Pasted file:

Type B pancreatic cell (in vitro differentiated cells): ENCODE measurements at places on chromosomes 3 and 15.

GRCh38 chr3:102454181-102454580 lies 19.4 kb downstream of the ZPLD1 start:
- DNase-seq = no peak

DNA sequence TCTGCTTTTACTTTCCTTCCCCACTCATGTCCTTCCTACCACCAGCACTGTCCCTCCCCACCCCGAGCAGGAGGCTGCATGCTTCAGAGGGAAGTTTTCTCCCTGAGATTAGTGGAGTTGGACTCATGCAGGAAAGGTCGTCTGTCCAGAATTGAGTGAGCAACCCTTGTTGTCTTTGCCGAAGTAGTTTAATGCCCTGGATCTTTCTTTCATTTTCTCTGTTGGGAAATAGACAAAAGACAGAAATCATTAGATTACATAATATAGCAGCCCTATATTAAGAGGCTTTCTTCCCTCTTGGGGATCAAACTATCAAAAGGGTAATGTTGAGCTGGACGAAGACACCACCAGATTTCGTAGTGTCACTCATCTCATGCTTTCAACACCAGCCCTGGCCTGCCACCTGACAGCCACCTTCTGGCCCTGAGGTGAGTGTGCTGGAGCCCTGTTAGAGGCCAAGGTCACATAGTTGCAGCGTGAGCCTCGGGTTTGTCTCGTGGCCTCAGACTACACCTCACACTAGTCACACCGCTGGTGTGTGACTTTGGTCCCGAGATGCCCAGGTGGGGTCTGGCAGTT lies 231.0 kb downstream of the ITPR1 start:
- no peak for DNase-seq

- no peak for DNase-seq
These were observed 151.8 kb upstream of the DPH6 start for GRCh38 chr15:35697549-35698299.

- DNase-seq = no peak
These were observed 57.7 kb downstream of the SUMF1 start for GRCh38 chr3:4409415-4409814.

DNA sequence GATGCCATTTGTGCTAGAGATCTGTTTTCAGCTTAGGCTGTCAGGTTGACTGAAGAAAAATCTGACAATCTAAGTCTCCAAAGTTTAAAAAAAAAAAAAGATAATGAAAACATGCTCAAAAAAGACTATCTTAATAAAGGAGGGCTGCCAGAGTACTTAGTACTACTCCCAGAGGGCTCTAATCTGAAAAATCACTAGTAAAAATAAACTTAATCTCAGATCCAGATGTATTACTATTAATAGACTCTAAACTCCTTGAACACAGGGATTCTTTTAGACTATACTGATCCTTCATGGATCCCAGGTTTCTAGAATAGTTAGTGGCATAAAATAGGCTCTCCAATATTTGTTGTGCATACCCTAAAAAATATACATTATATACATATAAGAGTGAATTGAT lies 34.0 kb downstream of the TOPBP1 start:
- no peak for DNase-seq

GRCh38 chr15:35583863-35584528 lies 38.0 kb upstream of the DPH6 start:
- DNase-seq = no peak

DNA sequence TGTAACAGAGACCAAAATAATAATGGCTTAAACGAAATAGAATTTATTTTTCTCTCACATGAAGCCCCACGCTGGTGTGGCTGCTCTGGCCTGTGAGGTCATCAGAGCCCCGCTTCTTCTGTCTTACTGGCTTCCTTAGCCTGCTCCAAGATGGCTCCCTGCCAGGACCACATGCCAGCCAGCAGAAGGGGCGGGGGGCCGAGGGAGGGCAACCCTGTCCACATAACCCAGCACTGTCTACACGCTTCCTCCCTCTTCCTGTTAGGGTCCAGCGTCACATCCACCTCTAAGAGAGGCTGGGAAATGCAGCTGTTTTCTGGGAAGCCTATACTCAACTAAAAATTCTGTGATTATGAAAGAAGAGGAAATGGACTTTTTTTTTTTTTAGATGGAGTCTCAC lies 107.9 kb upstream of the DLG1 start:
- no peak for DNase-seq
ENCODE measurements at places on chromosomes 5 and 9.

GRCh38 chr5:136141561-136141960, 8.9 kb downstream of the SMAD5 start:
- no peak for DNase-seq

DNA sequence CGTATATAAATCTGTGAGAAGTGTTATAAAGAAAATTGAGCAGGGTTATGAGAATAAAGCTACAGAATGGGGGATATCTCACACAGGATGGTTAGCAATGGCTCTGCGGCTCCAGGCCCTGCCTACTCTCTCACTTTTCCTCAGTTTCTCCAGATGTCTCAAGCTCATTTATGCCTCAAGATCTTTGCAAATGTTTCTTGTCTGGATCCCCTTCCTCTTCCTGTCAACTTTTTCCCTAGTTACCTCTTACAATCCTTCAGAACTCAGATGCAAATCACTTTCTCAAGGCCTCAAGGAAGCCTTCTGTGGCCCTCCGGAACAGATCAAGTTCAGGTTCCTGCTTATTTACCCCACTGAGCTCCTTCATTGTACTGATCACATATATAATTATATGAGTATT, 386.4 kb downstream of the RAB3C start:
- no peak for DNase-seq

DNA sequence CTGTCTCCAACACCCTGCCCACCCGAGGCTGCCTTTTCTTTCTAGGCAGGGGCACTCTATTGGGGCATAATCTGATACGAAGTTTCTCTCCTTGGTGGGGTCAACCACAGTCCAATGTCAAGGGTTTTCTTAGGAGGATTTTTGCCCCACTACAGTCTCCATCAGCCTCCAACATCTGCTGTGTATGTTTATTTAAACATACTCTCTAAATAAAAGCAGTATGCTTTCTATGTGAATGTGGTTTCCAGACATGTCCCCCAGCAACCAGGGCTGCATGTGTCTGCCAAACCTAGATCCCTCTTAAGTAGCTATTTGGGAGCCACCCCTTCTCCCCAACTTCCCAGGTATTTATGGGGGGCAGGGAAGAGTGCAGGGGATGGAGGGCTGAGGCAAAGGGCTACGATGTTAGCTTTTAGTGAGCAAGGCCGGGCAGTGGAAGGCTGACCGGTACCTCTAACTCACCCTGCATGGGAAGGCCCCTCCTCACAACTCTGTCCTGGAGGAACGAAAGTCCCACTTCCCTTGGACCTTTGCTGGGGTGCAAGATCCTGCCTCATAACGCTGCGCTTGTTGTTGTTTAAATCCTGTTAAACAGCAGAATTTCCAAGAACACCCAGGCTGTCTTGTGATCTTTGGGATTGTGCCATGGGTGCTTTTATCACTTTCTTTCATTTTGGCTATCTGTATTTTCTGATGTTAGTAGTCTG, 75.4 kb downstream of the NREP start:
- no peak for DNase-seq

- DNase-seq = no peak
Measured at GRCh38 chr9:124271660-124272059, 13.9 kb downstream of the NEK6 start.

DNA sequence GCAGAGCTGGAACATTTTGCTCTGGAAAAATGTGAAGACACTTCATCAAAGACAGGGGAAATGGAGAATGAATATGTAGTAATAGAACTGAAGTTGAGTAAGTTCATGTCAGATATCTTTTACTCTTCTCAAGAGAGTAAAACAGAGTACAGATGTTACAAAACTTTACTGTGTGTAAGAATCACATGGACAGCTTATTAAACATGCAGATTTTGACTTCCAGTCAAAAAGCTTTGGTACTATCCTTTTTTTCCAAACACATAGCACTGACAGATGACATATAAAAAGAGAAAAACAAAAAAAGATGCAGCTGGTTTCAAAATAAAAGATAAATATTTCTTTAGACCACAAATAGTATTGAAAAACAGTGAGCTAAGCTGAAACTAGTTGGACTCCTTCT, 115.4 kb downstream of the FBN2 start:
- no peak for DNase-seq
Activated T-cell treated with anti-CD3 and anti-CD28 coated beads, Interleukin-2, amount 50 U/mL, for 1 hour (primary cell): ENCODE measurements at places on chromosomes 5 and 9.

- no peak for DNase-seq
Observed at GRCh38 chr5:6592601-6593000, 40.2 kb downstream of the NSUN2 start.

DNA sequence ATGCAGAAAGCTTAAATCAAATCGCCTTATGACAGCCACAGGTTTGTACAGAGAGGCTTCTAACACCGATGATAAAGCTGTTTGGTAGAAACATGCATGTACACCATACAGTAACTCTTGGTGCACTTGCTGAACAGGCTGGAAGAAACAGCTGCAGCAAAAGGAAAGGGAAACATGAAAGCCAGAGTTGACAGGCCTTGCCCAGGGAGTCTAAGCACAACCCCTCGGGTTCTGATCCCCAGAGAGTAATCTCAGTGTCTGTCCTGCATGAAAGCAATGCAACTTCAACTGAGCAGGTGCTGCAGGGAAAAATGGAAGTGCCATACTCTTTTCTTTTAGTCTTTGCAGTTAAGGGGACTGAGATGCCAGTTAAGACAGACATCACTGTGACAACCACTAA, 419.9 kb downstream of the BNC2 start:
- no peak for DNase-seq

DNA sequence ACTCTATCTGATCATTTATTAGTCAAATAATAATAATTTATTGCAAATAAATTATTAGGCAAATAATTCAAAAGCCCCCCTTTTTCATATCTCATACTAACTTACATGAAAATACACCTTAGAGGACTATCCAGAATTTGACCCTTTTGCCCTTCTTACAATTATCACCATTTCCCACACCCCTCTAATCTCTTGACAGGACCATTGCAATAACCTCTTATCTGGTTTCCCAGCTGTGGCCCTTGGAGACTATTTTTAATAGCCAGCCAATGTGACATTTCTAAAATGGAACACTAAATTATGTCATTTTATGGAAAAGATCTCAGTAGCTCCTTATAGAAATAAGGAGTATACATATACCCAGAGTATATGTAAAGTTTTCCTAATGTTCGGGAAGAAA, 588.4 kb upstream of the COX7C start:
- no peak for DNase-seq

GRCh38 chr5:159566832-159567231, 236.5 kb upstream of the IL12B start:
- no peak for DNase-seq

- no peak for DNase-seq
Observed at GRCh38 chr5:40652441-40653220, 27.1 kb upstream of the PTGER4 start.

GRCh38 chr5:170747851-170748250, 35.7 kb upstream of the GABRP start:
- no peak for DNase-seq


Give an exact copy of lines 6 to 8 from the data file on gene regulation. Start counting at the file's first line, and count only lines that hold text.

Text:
- no peak for DNase-seq
These were observed 151.8 kb upstream of the DPH6 start for GRCh38 chr15:35697549-35698299.

- DNase-seq = no peak